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Earthquake-induced subsidence and burial of late holocene archaeological sites, northern Oregon coast

American Antiquity

By:
,
DOI: http://www.jstor.org/stable/282017

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Abstract

Fire hearths associated with prehistoric Native American occupation lie within the youngest buried lowland soil of the estuaries along the Salmon and Nehalem rivers on the northern Oregon coast. This buried soil is the result of sudden subsidence induced by a great earthquake about 300 years ago along the Cascadia subduction zone, which extends offshore along the North Pacific Coast from Vancouver Island to northern California. The earthquake 300 years ago was the latest in a series of subsidence events along the Cascadia subduction zone over the last several thousand years. Over the long term, subsidence and burial of prehistoric settlements as a result of Cascadia subduction zone earthquakes have almost certainly been an important factor contributing to the limited time depth of the archaeological record along this section of the North Pacific Coast. Copyright ?? by the Society for American Archaeology.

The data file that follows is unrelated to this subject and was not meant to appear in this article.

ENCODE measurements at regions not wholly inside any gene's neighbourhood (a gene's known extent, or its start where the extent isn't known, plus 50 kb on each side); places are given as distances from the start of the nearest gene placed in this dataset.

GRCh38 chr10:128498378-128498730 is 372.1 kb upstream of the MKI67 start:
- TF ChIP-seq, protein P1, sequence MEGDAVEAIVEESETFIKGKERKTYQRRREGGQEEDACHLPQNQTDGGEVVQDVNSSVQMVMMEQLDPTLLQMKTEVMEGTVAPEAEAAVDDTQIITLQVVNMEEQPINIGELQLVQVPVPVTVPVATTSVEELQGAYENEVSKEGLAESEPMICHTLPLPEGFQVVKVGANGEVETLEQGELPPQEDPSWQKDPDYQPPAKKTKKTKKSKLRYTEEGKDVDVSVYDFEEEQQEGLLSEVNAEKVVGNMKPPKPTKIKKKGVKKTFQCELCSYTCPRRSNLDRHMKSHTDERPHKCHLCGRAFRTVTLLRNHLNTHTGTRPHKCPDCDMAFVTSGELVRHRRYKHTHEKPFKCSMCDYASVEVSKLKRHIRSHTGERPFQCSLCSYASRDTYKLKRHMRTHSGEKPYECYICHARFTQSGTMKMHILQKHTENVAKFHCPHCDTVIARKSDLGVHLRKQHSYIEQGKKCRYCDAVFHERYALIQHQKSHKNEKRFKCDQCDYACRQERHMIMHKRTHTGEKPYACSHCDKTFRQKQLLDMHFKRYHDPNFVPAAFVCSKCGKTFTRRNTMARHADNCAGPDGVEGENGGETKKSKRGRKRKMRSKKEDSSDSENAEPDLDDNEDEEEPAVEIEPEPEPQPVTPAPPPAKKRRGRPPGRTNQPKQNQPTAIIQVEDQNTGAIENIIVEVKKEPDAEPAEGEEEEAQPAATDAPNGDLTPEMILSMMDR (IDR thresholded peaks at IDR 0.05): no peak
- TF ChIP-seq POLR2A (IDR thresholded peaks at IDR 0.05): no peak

Additional Publication Details

Publication type:
Article
Publication Subtype:
Journal Article
Title:
Earthquake-induced subsidence and burial of late holocene archaeological sites, northern Oregon coast
Series title:
American Antiquity
DOI:
http://www.jstor.org/stable/282017
Volume
61
Issue:
4
Year Published:
1996
Language:
English
Larger Work Type:
Article
Larger Work Subtype:
Journal Article
Larger Work Title:
American Antiquity
First page:
772
Last page:
781
Number of Pages:
10